SHORT WAVE IN THE TREATMENT OF BURSITIS WITH CALCIFICATION"
ABRAHAM J. GINSBERG, M.D.
Presented at the 36th Annual Meeting of the
CONGRESS OF PHYSICAL MEDICINE AND REHABILITATION
Philadephia, Pa., August 24-29, 1958
electrical energy in the treatment of disease has been with us
in many forms for more than two decades. Most modalities involve
continuous excitation of tissue for the duration of treatment at
energy transfer rates which produce pyrexia—to the extent that
heating was at one time considered the source of benefit to
patients. This regime was named diathermy.
1935 the technique of pulsed short wave therapy, which does not
produce pyrexia, has rather radically changed (1) our
physiological explanations. 2 our regimes, (3) the syndromes
which indicate short wave therapy, and (4) our clinical
effectiveness. Original experimentation with laboratory animals,
and extensive clinical experience, confirm the relative safety
and efficacy of this new approach. In addition new applications
of electrotherapy are made possible.
data given here relates to subdeltoid bursitis with associated
calcification in 94 patients as treated by me over a period of 1
5 years with pulsed short wave therapy.
that 1 used for treatment delivered short bursts of power at the
usual and assigned medical frequencies. Each burst persisted
only 50 microseconds, but at the high instantaneous power level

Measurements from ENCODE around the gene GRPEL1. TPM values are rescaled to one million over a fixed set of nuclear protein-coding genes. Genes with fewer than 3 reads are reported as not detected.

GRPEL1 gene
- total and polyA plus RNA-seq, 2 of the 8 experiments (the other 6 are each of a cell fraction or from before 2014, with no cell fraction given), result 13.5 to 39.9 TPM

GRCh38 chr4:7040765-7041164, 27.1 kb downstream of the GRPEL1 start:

of 1300 watts. Two operating settings were used. one at 400
pulses per second and the other at 600 pulses per second. Thus
the period of emanation of energy was only 1/50th or 1/33rd of
the elapsed time, and average level power delivery to patient
less than 18 or 25 watts.
treatment could be administered for indefinite periods without
measurable pyrexia (as indeed it has been on laboratory
animals), the procedure followed here in treating the 94
calcified bursitis cases was uniform as follows: 10 minutes of
irradiation at 600 pulses per second and maximum setting of 6 on
the penetration dial over the affected area (right or left
deltoid), plus 10 minutes each of irradiation at 400 pulses per
second and a setting of 4 on the penetration dial over both the
liver and the adrenals.
not disrobe. The treatment head of the unit ( 10 ) inches in
diameter was as placed against the patient. Treatments were
given at frequencies varying from a day to twice a week, and the
average was three times a week.
The exposure of
the liver and the adrenals in addition to conviction and long
experience that the centers of the host defense mechanism are as
important to treat as the affected area. Mounting clinical
evidence and current basic research lend encouragement to the
procedures I have followed since 1 935.
exhibited by patients before treatments started varied from mild
to excruciating pain accompanied by limitation of motion. Some
patients said they came for treatment immediately after feeling
the first symptoms, while others said they were seeking ielief
after months and even years of intermittent pain.
More than half
of the 94 patients claimed to have received one or more other